Bill would alter landscape of Colorado’s drug policy
Despite objections from district attorneys and law enforcement officials, a Senate committee approved a bill Wednesday to lower sentences for drug-possession crimes and give drug abusers treatment instead.
The idea behind SB163 is to prevent future crimes by people who become addicted to drugs and to save the state money in having to incarcerate them, its supporters say.
The measure would do that by lowering possession-only drug charges from felonies to misdemeanors, but requiring those convicted of such charges to get treatment for their addiction.
The bill is unusual in that it has supporters from both parties, and it is sponsored by two Republicans and two Democrats. A coalition of other supporters range from the American Civil Liberties Union, the Colorado Libertarian Party and the Independence Institute, a Golden-based free-market think tank.
Sen. Shawn Mitchell, one of the legislators who introduced the bill, said the measure is long overdue and reflects an acknowledgement the nation is losing the so-called war on drugs. The time has come to try something new by getting drug users to stop abusing drugs.
“I fail to see the rational response of saying, ‘Let’s hit that person with a hammer because they’re poisoning themselves. Let’s throw them in jail,’” the Broomfield Republican said. “There are other crimes they could commit. There are other harmful things they can do to society. If we catch them, if we convict them of those things, then by all means enforce the law. What we should have is a just and proportionate consequence.”
Several prosecutors and county sheriffs who testified before the committee said that while the bill’s goals are laudable and it would save the state money, it puts a greater burden on county jails.
Dan Rubinstein, deputy district attorney in Mesa County, said the Legislature made substantial changes in how drug-possession convictions are handled a couple of years ago, and it already has led to a dramatic reduction in prison population.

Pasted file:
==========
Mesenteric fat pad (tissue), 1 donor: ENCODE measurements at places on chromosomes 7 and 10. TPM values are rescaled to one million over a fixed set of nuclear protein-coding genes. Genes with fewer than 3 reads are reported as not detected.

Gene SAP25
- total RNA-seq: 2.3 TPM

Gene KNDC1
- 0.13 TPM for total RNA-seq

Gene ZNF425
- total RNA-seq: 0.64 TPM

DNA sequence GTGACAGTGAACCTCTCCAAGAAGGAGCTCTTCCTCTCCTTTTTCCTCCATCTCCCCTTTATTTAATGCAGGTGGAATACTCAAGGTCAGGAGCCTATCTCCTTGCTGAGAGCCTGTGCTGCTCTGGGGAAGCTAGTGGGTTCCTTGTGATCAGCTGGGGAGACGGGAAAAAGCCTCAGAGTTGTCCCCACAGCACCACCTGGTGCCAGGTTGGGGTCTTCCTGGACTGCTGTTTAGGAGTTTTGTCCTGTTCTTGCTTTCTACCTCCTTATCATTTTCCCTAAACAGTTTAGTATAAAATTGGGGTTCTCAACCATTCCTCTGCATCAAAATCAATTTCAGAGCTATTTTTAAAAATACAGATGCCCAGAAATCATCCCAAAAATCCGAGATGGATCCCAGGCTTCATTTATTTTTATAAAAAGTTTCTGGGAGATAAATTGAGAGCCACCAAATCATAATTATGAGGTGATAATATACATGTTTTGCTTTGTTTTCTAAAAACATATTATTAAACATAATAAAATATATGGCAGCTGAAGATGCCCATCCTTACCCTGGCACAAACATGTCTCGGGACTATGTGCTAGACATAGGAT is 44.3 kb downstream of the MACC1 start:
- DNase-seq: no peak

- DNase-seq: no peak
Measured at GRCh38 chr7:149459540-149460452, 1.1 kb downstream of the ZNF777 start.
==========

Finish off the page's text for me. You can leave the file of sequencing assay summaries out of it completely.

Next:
“But the way that this would affect the sheriffs’ budgets is a massive thing that nobody’s really discussed,” Rubinstein said. “It’s not that we’re unwilling to do it; it’s just too fast. We need time to have all of the people involved in the criminal justice system sit down and talk this through.”
He said the state recently lowered some controlled substances in their severity in the law, and that has led to fewer first-time drug users going to state prisons. It’s premature to introduce this measure so soon after that new law has barely taken effect, Rubinstein said.
He also said the county’s own research shows people facing felony convictions are more likely to complete drug treatment programs than those who face misdemeanors.
Although the Senate Judiciary Committee approved the bill on a 5–2 vote, the two Republican senators who voted against it said they are troubled by the costs to county jails and questioned if lowering the penalty for such convictions would lead to more misdemeanor charges, which can come with penalties of up to a year in county jails.
Sen. Steve King, R-Grand Junction, said he opposed the bill, in part, because there is no provision in the bill that prevents a drug abuser from getting numerous misdemeanors and being able to go through a government-funded drug-treatment program an unlimited number of times. He said Mesa County Sheriff Stan Hilkey was forced to lay off 33 Sheriff’s Department workers last year, but would see his jail costs increase by more than $400,000 a year because of an increase in misdemeanor convictions.
“Methamphetamine is the most dangerous poison that I have ever seen,” King said. “The idea that we can convince someone to actively seek treatment, I think we will see 125 misdemeanor charges for possession of methamphetamine, and I worry that this bill does not address that problem.”
The measure next heads to the Senate Finance Committee because it diverts $2 million in prison savings toward treatment programs. The bill also would eliminate nearly two dozen positions in the Colorado Department of Corrections.